sábado, noviembre 28, 2020
International Community Law Review - Volume 21 (2019): Issue 5 (Nov 2019)

International Community Law Review – Volume 22 (2020): Issue 3-4 (Aug 2020)

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International Community Law Review

Volume 22 (2020): Issue 3-4 (Aug 2020)

ISSN: 1871-9732

“International law can only prosper if careful attention is given to all the voices expressing themselves on current legal issues […]. Any striving for hegemony threatens to undermine the legitimacy of international law.” From the Foreword by Christian Tomuschat and Jean-Marc Thouvenin to The Fundamental Rules of the International Legal Order: Jus Cogens and Obligations Erga Omnes.

Merging the journals Non-State Actors and International Law (ISSN 1567-7125) and International Law FORUM du droit international (ISSN 1388-9036), the International Community Law Review (ICLR) addresses all aspects of international law and the international community.

The Journal aims to explore the implications of various traditions of international law, as well as more current perceived hegemonic trends for the idea of an international community. The Journal will also look at the ways and means in which the international community uses and adapts international law to deal with new and emerging challenges. Non-state actors , intergovernmental and non-governmental organisations, individuals, peoples, transnational corporations and civil society as a whole – have changed our outlook on contemporary international law. In addition to States and intergovernmental organizations, they now play an important role. Rather than regional, the focus of ICLR will be multicultural, including alternative and/or critical approaches, with contributions written by scholars from all parts of the globe. The International Community Law Review, published four times a year, consists of articles, shorter articles/comments, case notes and book reviews.

CONTENIDO

Special Issue 22.3: Rethinking the Legacy of the League of Nations, edited by Nicholas Tsagourias, Rossana Deplano and Katja Ziegler

Introducing the Special Issue 22.3 Rethinking the Legacy of the League of Nations
By: Rossana Deplano

The League of Nations and the Power of “Experiment Narratives” in International Institutional Law
By: Jean d’Aspremont

The League of Nations and Visions of World Order
By: Nicholas Tsagourias

From Covenant to Charter: A Legacy Squandered?
By: Nigel D. White

The League of Nations and the International Law of State Responsibility
By: Antal Berkes

Special Issue 22.4: The Dynamics of Disputes over Illegal, Unreported and Unregulated Fishing, edited by Hélène Ruiz Fabri, Makane Moïse Mbengue and Brian McGarry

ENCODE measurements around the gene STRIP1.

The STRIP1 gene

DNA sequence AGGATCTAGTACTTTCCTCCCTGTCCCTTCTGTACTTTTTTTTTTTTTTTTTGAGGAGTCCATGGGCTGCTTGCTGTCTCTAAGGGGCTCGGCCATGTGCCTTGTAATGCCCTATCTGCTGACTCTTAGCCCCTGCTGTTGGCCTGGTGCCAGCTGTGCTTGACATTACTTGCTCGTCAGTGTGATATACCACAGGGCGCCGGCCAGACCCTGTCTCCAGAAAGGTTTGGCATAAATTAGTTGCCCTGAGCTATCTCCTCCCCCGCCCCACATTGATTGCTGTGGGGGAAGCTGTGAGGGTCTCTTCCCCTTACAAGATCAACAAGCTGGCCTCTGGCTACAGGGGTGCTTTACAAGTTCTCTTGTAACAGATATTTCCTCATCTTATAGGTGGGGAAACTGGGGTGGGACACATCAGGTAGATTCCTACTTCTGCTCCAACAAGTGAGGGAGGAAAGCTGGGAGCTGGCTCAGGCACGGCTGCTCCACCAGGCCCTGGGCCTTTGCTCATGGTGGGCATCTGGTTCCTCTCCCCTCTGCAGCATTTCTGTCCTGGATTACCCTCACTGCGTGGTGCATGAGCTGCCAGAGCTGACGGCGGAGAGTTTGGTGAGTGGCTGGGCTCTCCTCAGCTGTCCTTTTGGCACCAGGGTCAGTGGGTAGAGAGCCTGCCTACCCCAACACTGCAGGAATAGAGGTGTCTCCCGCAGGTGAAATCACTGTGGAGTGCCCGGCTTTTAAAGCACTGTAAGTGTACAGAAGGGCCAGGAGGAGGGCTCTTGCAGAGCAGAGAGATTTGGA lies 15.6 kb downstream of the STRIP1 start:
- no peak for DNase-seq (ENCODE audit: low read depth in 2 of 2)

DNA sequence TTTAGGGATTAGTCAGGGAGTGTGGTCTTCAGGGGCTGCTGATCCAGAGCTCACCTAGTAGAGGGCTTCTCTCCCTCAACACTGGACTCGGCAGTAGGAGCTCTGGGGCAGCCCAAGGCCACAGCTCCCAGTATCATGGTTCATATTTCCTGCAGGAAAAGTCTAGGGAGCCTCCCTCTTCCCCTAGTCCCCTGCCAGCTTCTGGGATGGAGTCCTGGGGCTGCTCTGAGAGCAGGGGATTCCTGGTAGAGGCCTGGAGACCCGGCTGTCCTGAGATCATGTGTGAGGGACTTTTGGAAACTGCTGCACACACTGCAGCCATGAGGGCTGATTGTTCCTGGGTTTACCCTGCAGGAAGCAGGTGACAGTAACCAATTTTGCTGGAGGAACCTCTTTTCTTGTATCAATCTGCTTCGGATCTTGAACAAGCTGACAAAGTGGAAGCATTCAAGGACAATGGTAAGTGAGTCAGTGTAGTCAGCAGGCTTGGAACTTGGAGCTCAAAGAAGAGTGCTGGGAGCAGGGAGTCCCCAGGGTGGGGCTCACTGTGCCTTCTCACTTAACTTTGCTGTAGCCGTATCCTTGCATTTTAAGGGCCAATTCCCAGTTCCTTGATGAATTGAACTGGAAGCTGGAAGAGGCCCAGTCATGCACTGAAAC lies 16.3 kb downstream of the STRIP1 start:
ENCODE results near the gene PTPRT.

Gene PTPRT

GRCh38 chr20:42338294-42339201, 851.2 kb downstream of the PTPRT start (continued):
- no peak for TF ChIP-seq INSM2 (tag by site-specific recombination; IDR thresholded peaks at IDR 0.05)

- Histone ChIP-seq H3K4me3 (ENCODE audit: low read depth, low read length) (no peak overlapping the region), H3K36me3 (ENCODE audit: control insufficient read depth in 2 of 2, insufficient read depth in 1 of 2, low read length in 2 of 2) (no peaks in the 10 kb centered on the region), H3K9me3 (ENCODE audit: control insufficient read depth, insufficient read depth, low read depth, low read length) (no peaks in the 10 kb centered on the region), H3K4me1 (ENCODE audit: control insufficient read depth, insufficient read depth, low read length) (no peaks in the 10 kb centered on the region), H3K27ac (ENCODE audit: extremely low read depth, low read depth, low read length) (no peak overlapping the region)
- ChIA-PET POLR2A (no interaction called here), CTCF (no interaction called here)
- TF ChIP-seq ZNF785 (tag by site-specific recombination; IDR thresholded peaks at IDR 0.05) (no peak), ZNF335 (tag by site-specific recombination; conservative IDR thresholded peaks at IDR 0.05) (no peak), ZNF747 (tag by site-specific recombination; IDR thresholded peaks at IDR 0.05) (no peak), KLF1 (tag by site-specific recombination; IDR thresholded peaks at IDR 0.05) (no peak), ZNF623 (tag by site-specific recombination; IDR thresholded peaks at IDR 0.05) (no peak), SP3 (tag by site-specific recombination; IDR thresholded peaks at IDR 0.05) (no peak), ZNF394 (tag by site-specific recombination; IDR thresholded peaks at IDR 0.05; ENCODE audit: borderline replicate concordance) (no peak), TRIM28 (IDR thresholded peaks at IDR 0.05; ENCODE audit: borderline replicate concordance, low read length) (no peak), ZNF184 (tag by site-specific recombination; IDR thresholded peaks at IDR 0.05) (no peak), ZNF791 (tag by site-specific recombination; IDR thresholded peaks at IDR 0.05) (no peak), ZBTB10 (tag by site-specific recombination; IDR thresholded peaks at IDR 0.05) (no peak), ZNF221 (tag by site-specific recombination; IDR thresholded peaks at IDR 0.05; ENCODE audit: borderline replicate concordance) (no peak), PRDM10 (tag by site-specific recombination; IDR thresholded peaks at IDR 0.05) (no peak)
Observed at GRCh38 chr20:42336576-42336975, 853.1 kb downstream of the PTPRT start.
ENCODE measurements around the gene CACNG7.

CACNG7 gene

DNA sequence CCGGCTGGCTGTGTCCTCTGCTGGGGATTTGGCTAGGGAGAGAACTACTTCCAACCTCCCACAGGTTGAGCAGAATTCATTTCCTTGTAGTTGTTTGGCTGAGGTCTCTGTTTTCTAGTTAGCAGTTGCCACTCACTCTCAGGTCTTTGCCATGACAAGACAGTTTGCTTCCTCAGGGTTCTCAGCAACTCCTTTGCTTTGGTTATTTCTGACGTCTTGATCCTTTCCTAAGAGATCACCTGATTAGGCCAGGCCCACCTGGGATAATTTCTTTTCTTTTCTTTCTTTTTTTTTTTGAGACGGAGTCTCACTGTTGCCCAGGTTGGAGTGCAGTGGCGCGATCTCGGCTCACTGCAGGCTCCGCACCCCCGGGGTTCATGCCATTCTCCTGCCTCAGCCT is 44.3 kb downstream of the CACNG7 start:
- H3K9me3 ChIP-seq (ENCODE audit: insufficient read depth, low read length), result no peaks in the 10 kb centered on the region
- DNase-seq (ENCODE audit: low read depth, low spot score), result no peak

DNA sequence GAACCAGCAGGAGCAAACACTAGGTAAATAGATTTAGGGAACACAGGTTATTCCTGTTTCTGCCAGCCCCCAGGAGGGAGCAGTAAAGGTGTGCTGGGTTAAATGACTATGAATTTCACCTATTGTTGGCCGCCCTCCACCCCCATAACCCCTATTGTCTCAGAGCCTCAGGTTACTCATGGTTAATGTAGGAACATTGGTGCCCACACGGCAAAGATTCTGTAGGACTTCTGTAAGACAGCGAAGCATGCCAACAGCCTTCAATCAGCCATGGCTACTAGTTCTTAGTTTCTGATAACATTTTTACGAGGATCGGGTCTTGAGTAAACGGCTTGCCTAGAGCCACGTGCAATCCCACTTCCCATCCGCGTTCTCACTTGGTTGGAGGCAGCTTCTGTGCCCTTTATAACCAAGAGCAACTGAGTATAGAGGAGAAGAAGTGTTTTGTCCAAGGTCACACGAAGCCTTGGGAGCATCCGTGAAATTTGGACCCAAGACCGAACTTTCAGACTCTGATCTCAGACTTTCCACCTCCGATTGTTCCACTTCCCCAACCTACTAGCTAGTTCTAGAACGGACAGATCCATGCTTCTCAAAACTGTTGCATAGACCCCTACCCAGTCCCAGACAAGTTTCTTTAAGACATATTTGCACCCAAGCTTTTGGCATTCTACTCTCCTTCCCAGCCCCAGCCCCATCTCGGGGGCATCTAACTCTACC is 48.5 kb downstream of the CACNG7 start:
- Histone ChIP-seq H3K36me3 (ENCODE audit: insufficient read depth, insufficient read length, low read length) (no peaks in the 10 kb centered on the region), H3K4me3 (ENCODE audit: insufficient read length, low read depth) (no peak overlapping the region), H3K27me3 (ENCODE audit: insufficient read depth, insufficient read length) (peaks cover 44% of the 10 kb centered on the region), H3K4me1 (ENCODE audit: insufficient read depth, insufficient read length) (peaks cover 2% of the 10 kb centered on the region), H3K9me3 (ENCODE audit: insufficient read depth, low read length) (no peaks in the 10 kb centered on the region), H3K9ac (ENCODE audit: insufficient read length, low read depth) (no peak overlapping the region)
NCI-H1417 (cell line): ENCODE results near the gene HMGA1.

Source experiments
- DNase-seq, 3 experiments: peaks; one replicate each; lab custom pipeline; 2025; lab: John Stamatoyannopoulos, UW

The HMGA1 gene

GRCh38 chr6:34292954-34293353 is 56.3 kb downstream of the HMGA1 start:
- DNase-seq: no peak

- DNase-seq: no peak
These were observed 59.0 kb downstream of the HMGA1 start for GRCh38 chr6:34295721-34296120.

Introducing the Special Issue 22.4 Regime Convergence and Lex Ferenda in IUU Fishing Disputes: Introductory Remarks
By: Hélène Ruiz Fabri, Makane Moïse Mbengue, and Brian McGarry

Reflections on the Past, Present, and Future of IUU Fishing under International Law
By: Nilufer Oral

Oceans, IUU Fishing, and Climate Change: Implications for International Law
By: Christina Voigt

Reflections on the Implications of Environmental Norms for Fishing: The Link between the Regulation of Fishing and the Protection of Marine Biological Diversity
By: Yoshifumi Tanaka

IUU Fishing as a Disputed Concept and Its Application to Vulnerable Groups: A Case Study on Arctic Fisheries
By: Malgosia Fitzmaurice and Mercedes Rosello

Negotiation and Dispute Prevention in Global Cooperative Institutions: International Community Interests, IUU Fishing, and the Biodiversity Beyond National Jurisdiction Negotiation
By: Cymie R. Payne

International Co-operation as a Key Tool to Prevent IUU Fishing and Disputes over It
By: Barbara Hutniczak and Frank Meere

AU AIM Strategy and the Fragmentation of IUU Fishing Regulations in Africa: the Case of West Africa
By: Ambassador Namira Negm

The Snow Crab Dispute on the Continental Shelf of Svalbard: A Case-Study on Options for the Settlement of International Fisheries Access Disputes
By: Valentin J. Schatz

Not Like the Others? The Position of Associated States and Dependent Territories in Fishing Disputes
By: Marco Benatar

Why Are Some Flag States Unable or Unwilling to Address IUU Fishing?
By: Eve de Coning

Independent, Compulsory, and Centralized Verification of States’ Obligations in Fisheries: Can the IMO Audit Scheme for Shipping Law Be Used as an Example to Follow?
By: Solène Guggisberg

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